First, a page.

CS 227 Lecture -*- Outline -*-
* Procedural Abstraction of flat recursion (7.4)
Now we fulfil the promise made at the start of this chapter:
to write down the code for flat recursion once and for all.
** The pattern
Recall programs 7.16 (member-c) and 7.17 (apply-to-all).
(Apply-to-all is like map-c, but uses letrec.)
Two more examples of flat recursion over lists.
------------------
; - Program 7.18, pg. 213 -
(define sum
; TYPE: (-> ((list number)) number)
(letrec
((helper
(lambda (ls)
(if (null? ls)
0
(+ (car ls)
(helper (cdr ls)))))))
helper))
------------------
------------------
; - Program 7.19, pg. 213 -
(define product
; TYPE: (-> ((list number)) number)
(letrec
((helper
(lambda (ls)
(if (null? ls)
1
(* (car ls)
(helper (cdr ls)))))))
helper))
------------------
*** Common Features
Q: what are the common features of these definitions?
-- first 4 lines of letrec the same
-- all return helper
------------------
COMMON PARTS
(define flat-recur
(lambda (_________)
(letrec
((helper
(lambda (ls)
(if (null? ls)
___________
_________________))))
helper)))
------------------
The first lambda is not a common feature.
Recall, however that as we abstract out the
common features, we will have to wrap
the whole thing in a lambda.
The extra lambda for member-c and apply-to-all
will be taken care of elsewhere.
*** Different Features
Now we know what the different parts are...
**** What they return when the list ls is null.
This is called the seed, will be a parameter "seed".
------------------
SEEDS
procedure seed
====================
member?-c #f
apply-to-all '()
sum 0
product 1
------------------
**** What they do with the car and cdr of ls does not
look like something we can capture with a parameter
(+ (car ls) (helper (cdr ls)))
vs. (cons (proc (car ls)) (helper (cdr ls)))
-- We could write a procedure that took the car and cdr
of ls as arguments and applied proc to car of ls, then
cons to that and helper of (cdr ls).
-------------------
(cons (proc (car ls)) (helper (cdr ls)))
=
(let ((car-ls (car ls))
(h-cdr-ls (helper (cdr ls))))
(cons (proc car-ls) h-cdr-ls))
=
((lambda (car-ls h-cdr-ls)
(cons (proc car-ls) h-cdr-ls))
(car ls) (helper (cdr ls)))
-------------------
Similarly for member?-c, can use a procedure that
calls or and equal? on the car of ls.
What is passed as the list-proc is given in the
following table.
------------------
LIST-PROCS
procedure list-proc
==========================================
member?-c (lambda (x y)
(or (equal? x item) y))
apply-to-all (lambda (x y)
(cons (proc x) y))
sum + = (lambda (x y) (+ x y))
product * = (lambda (x y) (* x y))
------------------
So make this algorithm a parameter, it is a
replacable part of flat recursion.
------------------
; - Program 7.23, pg. 221 -
(define flat-recur
; TYPE: (-> (T (-> (S T) T))
; (-> ((list S)) T))
(lambda (seed list-proc)
; ENSURES: for example,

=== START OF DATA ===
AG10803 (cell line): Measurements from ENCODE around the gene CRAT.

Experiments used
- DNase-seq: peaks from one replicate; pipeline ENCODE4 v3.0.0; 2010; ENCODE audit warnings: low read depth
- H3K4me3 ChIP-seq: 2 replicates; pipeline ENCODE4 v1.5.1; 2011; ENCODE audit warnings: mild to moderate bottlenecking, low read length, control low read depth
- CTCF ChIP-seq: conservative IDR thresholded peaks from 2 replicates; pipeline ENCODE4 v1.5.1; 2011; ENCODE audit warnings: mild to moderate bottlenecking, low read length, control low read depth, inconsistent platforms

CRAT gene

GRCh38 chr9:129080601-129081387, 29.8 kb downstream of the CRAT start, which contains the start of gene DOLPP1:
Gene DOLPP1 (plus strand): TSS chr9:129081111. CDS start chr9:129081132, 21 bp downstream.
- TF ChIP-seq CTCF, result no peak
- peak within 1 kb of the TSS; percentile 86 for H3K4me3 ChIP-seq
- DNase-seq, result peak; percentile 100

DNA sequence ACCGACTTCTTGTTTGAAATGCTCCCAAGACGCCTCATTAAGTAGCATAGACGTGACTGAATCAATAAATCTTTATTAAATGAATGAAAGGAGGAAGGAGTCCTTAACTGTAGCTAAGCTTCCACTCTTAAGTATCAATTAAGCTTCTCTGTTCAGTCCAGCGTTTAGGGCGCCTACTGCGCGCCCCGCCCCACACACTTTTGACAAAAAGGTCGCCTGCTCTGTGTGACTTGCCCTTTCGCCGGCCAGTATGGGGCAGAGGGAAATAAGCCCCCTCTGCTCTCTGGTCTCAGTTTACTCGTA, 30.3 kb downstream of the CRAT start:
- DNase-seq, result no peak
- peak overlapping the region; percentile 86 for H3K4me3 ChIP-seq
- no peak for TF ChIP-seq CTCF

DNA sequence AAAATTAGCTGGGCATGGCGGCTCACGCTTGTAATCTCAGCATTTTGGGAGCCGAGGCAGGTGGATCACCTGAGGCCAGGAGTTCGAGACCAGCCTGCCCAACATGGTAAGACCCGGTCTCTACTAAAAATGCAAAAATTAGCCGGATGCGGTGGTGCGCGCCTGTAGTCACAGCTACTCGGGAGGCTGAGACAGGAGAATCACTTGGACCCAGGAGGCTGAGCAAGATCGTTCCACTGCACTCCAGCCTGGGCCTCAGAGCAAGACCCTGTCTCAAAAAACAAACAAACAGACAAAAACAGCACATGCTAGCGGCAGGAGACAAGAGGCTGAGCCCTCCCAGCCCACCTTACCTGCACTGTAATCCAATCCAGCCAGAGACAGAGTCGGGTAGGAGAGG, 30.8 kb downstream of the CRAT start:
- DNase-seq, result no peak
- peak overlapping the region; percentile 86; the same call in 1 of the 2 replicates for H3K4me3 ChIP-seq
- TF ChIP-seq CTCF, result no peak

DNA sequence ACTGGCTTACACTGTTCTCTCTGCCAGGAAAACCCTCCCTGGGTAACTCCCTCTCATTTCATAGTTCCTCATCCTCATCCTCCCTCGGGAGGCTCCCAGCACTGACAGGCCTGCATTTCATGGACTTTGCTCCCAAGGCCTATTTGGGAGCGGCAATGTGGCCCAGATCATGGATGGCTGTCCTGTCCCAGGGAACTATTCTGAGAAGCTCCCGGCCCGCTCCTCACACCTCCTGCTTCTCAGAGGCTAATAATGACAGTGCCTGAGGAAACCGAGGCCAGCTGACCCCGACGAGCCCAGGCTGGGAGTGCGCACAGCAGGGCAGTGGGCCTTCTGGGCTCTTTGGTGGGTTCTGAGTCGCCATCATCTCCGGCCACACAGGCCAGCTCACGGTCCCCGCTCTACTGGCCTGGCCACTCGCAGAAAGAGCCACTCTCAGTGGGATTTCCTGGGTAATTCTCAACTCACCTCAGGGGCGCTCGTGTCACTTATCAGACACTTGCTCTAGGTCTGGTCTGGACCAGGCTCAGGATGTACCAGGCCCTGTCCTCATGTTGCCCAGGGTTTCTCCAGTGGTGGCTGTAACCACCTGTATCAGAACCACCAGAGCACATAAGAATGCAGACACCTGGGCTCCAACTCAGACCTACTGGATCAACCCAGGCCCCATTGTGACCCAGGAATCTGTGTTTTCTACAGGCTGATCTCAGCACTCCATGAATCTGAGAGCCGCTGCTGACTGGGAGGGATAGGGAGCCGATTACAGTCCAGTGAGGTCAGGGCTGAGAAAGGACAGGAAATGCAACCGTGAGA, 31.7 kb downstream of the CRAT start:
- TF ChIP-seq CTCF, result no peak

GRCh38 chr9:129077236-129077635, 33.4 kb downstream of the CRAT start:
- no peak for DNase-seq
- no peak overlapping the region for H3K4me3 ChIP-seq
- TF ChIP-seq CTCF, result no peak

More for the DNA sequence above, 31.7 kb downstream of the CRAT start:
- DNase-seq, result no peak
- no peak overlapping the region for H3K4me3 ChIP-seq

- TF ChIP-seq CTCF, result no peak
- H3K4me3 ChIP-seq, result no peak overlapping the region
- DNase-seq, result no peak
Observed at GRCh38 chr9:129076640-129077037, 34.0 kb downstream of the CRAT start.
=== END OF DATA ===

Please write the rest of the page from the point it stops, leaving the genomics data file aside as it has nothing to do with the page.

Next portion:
; (result (list a b))
; = (list-proc a (list-proc b seed))
(letrec
((helper ; TYPE: (-> ((list S)) T)
(lambda (ls) ; ENSURES: as above
(if (null? ls)
seed
(list-proc
(car ls)
(helper (cdr ls)))))))
helper)))
------------------
*** recreation of the 4 procedures
Now, we can recreate the 4 procedures
------------------
RECOVERING THE PROCEDURES
(define member?-c
(lambda (item)
(flat-recur #f
(lambda (x y)
(or (equal? x item)
y)))))
(define sum (flat-recur 0 +))
------------------
Q: Can you write apply-to-all and product?
(have them do that)
Note that the difference of lambdas shows up here.
The extra lambda needed for member?-c is here still
in the recreation. It did not go away in using
flat-recur because we did not change its type.
*** type checking (can omit)
Show how the types add up.
------------------
HOW THE TYPES CHECK
for sum...
0: number
+: (-> (number number) number)
flat-recur: (-> (T (-> (S T) T))
(-> ((list S)) T))
so S = number, T = number
(flat-recur 0 +) :
(-> ((list number)) number)
------------------
This gives the desired type of sum.
------------------
for member?-c...
item: S ;; assumption
#f : boolean
(lambda (x y) (or ... ))
: (-> (S boolean) boolean)
flat-recur: (-> (T (-> (S T) T))
(-> ((list S)) T))
so T = boolean, S still S
(flat-recur #f (lambda (x y) ... )) :
(-> ((list S)) boolean)
(lambda (item) (flat-recur #f ...)) :
(-> (S) (-> ((list S)) boolean))
------------------
** Using flat-recur on new examples
------------------
WRITE USING FLAT-RECUR
((filter-in-c odd?) '(1 2 3 4 5))
==> (1 3 5)
((filter-in-c (lambda (x) (not (= 2 x))))
'(3 2 1 5 7 2 3))
==> (3 1 5 7 3)
filter-in-c: (-> ((-> (S) boolean))
(-> ((list S)) (list S)))
------------------
Want to define this using flat-recur
Q: What should the seed be?
-- building a list, so want '()
Q: What should list-proc be?
-- like our remove procedures
(remove each copy)
-- so cons the car in if it passes,
otherwise, return the cdr.
; - Program 7.24, pg. 222 -
(define filter-in-c
(lambda (pred)
(flat-recur
'()
(lambda (x y)
(if (pred x)
(cons x y)
y)))))
** Summary
-- This process of looking for common features of
procedures and making a procedure that takes
the differing parts as parameters is called
*procedural abstraction*.
-- Disadvantages --- sometimes less efficient.
(footnote p. 220).
-- Advantages --- do not have to write the same
code many times
--- once get it right, do not have
to check again.
--- programs easier to write and
understand.